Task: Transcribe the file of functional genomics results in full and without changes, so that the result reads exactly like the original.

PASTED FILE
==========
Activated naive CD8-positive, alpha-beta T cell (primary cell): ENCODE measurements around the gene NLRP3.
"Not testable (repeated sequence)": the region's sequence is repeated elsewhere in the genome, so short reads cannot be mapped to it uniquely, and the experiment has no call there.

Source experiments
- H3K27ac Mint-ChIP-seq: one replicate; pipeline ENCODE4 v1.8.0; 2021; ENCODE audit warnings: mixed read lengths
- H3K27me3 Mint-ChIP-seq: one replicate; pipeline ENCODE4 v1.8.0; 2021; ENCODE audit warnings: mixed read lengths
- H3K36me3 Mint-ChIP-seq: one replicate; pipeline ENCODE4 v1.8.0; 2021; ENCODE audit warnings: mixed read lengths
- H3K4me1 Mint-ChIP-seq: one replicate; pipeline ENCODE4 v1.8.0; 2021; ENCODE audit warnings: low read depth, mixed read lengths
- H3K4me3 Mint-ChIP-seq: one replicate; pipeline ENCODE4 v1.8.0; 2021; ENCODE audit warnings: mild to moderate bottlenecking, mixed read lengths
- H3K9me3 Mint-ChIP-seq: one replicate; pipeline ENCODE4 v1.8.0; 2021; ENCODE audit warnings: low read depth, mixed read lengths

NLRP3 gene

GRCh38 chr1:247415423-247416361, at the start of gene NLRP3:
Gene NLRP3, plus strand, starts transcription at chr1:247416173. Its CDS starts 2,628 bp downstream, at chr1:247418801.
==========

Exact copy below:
Activated naive CD8-positive, alpha-beta T cell (primary cell): ENCODE measurements around the gene NLRP3.
"Not testable (repeated sequence)": the region's sequence is repeated elsewhere in the genome, so short reads cannot be mapped to it uniquely, and the experiment has no call there.

Source experiments
- H3K27ac Mint-ChIP-seq: one replicate; pipeline ENCODE4 v1.8.0; 2021; ENCODE audit warnings: mixed read lengths
- H3K27me3 Mint-ChIP-seq: one replicate; pipeline ENCODE4 v1.8.0; 2021; ENCODE audit warnings: mixed read lengths
- H3K36me3 Mint-ChIP-seq: one replicate; pipeline ENCODE4 v1.8.0; 2021; ENCODE audit warnings: mixed read lengths
- H3K4me1 Mint-ChIP-seq: one replicate; pipeline ENCODE4 v1.8.0; 2021; ENCODE audit warnings: low read depth, mixed read lengths
- H3K4me3 Mint-ChIP-seq: one replicate; pipeline ENCODE4 v1.8.0; 2021; ENCODE audit warnings: mild to moderate bottlenecking, mixed read lengths
- H3K9me3 Mint-ChIP-seq: one replicate; pipeline ENCODE4 v1.8.0; 2021; ENCODE audit warnings: low read depth, mixed read lengths

NLRP3 gene

GRCh38 chr1:247415423-247416361, at the start of gene NLRP3:
Gene NLRP3, plus strand, starts transcription at chr1:247416173. Its CDS starts 2,628 bp downstream, at chr1:247418801.